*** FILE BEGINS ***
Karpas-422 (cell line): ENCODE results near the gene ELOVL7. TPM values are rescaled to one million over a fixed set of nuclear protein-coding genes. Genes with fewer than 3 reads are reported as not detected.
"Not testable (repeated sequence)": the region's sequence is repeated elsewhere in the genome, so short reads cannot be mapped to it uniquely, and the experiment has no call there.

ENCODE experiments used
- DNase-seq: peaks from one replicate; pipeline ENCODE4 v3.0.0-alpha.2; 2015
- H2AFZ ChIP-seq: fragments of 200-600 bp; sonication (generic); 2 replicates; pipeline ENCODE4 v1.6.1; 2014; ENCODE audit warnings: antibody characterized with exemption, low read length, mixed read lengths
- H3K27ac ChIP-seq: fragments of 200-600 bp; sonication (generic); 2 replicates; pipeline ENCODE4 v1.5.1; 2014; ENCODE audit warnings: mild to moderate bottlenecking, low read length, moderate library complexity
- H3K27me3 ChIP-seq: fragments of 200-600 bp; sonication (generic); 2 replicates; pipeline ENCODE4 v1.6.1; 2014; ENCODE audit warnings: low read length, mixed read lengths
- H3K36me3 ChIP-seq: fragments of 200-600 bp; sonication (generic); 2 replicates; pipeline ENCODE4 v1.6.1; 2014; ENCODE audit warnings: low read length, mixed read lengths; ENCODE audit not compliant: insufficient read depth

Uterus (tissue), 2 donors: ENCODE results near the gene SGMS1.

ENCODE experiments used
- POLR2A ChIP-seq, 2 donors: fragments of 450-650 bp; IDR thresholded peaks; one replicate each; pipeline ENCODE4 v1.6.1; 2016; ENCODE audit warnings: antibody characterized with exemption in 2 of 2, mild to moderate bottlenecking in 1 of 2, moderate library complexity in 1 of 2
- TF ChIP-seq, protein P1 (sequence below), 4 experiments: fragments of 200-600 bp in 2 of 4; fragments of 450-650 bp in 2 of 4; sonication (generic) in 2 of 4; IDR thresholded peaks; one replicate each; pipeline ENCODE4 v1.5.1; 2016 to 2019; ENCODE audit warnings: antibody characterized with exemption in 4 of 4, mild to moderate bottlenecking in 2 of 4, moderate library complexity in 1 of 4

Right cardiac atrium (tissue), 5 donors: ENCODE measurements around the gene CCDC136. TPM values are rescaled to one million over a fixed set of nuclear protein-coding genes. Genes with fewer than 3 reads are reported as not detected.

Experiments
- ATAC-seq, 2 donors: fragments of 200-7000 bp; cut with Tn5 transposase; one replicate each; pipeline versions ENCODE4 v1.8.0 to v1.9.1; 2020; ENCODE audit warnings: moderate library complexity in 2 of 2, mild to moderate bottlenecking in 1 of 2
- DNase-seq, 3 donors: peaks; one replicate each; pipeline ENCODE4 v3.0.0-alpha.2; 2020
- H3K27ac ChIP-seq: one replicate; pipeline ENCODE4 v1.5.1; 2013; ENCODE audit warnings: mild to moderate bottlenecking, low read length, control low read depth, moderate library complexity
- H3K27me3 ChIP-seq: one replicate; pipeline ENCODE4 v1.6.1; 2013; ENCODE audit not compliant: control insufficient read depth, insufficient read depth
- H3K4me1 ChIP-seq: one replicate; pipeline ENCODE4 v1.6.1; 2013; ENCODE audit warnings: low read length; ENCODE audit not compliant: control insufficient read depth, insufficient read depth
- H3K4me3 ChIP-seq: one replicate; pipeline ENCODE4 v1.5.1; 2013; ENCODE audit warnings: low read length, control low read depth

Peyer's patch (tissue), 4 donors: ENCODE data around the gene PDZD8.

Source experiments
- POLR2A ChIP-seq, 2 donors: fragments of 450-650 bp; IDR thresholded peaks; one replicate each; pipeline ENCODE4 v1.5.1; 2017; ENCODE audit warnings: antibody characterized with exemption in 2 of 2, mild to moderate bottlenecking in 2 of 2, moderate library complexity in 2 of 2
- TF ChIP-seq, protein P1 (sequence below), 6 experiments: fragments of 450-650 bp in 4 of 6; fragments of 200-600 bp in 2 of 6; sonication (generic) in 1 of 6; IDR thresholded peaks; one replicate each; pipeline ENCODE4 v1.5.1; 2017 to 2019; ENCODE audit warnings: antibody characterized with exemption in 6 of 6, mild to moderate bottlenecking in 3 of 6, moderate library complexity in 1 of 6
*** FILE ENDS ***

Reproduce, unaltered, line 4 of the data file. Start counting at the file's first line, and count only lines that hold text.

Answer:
- DNase-seq: peaks from one replicate; pipeline ENCODE4 v3.0.0-alpha.2; 2015